Does Punishment Really Work with Teens?

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What is the first strategy that comes to mind when your teenager is making you crazy and does something that really wrong and pisses you off? Punish them! Take things away! Ground them for life! Take their phone! Take their car! Am I right? You are really ticked off. You want them to “get it.” You want whatever behavior it is to stop…like yesterday. You want to yell. You want to scream. There is a part of you that wants to evoke some kind of reaction from them that gives an indication that it matters to them that you even object in the first place to whatever they did.

C’mon. Be honest. We have all been guilty of it at one time or another. Well, guess what? I hate to break it to you but the American Academy of Pediatrics says that punishments don’t actually work in the long run. They may stop the immediate behavior at the moment, but really don’t have any long term positive effect. Not to mention the fact that a lot of those punitive actions actually punish you more than they punish the offending teenager. Taking the car potentially means a lot more driving for you. Taking the phone means that you cannot reach them wither when you need them. Etc. Etc. You get what I mean. I am not by any means suggesting that there should never be consequences for poor actions. I am just saying that, as tempting as it is to punish first, it is not as helpful as we think.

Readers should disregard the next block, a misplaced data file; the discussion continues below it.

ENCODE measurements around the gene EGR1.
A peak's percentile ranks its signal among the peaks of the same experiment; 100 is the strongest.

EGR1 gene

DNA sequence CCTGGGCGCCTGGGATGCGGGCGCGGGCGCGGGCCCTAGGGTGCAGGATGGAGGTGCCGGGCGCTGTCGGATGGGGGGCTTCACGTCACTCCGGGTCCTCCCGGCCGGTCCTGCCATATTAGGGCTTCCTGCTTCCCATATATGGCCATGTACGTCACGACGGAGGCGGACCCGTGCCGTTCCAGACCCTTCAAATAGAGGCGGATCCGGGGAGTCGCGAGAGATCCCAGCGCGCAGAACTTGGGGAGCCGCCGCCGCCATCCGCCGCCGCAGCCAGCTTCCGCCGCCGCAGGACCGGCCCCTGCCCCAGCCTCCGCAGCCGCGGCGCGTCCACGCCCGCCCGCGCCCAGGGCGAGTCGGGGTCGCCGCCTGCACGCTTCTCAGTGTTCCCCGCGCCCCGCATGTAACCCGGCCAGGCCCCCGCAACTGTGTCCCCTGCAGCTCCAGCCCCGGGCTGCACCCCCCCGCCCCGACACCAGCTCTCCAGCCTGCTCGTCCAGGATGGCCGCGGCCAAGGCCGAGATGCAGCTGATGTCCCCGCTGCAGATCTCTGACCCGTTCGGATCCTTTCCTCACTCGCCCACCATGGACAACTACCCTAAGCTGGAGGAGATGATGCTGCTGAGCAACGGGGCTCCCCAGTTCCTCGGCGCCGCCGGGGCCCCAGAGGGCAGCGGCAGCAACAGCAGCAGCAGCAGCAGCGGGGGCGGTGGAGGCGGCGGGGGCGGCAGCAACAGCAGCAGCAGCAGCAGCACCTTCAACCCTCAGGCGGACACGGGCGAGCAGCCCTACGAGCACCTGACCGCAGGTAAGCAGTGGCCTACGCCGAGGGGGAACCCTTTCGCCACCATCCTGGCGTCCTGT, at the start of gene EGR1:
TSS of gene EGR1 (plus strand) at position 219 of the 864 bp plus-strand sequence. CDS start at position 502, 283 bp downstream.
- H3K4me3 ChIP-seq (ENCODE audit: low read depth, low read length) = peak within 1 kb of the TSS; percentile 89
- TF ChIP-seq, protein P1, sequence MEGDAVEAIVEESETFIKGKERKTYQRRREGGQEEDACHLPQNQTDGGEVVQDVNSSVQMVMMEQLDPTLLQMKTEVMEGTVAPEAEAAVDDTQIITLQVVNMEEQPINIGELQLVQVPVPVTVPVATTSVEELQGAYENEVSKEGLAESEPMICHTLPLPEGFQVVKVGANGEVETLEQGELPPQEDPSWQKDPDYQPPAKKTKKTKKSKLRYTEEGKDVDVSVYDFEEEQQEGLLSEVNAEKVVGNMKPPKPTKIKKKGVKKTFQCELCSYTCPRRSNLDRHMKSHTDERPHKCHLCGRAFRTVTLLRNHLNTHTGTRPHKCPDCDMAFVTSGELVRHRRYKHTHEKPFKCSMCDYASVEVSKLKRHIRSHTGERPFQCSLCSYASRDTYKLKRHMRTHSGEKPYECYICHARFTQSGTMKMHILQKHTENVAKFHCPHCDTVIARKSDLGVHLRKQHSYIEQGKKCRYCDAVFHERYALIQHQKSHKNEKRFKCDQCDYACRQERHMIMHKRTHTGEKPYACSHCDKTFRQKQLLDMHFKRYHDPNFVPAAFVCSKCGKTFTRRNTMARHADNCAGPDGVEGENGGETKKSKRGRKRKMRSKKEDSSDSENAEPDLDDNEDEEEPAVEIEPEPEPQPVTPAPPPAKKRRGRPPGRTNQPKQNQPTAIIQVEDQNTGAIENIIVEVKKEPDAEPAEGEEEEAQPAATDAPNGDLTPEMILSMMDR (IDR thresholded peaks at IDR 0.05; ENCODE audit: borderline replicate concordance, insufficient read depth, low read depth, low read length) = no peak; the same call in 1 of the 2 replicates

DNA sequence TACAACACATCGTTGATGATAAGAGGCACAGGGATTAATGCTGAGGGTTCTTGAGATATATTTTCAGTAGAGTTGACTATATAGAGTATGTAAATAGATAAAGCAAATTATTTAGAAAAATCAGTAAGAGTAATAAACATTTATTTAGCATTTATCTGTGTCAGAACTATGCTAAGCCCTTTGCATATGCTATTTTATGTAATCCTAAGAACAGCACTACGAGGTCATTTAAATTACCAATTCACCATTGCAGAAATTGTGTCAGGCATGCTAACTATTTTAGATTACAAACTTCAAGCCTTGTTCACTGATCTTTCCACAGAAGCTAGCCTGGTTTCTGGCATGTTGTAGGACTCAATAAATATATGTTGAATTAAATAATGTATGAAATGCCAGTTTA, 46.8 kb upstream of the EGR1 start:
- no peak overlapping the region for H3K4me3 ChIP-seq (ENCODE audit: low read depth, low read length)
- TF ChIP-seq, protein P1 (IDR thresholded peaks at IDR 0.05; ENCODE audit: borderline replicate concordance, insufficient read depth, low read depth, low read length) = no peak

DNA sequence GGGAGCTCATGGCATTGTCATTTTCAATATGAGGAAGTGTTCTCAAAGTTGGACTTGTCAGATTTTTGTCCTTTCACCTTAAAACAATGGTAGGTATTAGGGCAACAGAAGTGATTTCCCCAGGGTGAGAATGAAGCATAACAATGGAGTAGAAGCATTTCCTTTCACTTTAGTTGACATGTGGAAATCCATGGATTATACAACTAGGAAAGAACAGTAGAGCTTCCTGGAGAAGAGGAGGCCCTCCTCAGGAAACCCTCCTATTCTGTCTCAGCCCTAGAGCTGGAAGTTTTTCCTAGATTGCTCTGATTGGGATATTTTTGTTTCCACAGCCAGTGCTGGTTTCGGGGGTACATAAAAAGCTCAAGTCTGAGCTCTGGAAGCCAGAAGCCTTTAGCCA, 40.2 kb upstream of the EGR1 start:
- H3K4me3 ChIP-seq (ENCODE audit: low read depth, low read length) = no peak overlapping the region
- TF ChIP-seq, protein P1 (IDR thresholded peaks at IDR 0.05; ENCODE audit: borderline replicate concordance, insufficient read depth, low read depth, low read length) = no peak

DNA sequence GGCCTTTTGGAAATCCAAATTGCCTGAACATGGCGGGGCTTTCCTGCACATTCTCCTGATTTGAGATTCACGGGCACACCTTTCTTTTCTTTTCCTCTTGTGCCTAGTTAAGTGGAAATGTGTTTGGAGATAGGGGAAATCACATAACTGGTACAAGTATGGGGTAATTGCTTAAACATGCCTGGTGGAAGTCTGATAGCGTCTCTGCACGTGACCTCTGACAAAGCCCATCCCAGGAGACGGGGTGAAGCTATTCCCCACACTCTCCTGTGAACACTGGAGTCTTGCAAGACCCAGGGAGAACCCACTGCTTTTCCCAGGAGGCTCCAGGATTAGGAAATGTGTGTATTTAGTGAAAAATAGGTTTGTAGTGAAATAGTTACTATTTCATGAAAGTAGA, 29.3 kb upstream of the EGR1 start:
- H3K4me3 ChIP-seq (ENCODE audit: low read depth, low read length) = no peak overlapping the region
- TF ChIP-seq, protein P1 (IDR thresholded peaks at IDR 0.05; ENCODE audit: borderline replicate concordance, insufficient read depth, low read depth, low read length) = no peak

Well, if we are not supposed to punish them, what are we supposed to do? What recourse do we have? Do we let our teens walk all over us? The simple answer is no. We just need to consider an alternative strategy that has greater long term benefits. The American Academy of Pediatrics suggests discipline strategies instead of verbal or physical punishments to discourage unwanted behaviors.

So, what is the difference between discipline and punishment? Punishments, both physical and verbal, are quick, often knee jerk actions fueled by anger that may stop bad behavior quickly, but do not work over time. Discipline, on the other hand, teaches our teens how to recognize and control their own behavior. Teaching them in this way helps them to learn how to avoid harm later. The American Academy of Pediatrics recommends four healthy discipline methods for teens. They are as follows:1) Be a role model for good behavior, 2) Ignore bad behavior or redirect your child away from bad behavior, 3) Set limits and expectations, and 4) Praise good behavior.

I have to say that, while I understand the American Academy of Pediatrics’ concept and the logic behind it, I find it difficult to adhere to 100% of the time. I find that nowadays the underlying intent of the Academy has been somewhat twisted and translated into overly permissive parenting with absolutely no behavioral consequences for children. I think that truly effective parenting must involve some kind of middle ground combination of discipline and punishment, maybe a 80%/20% ratio. At least that is what I am trying at the present.

Dr. Katz

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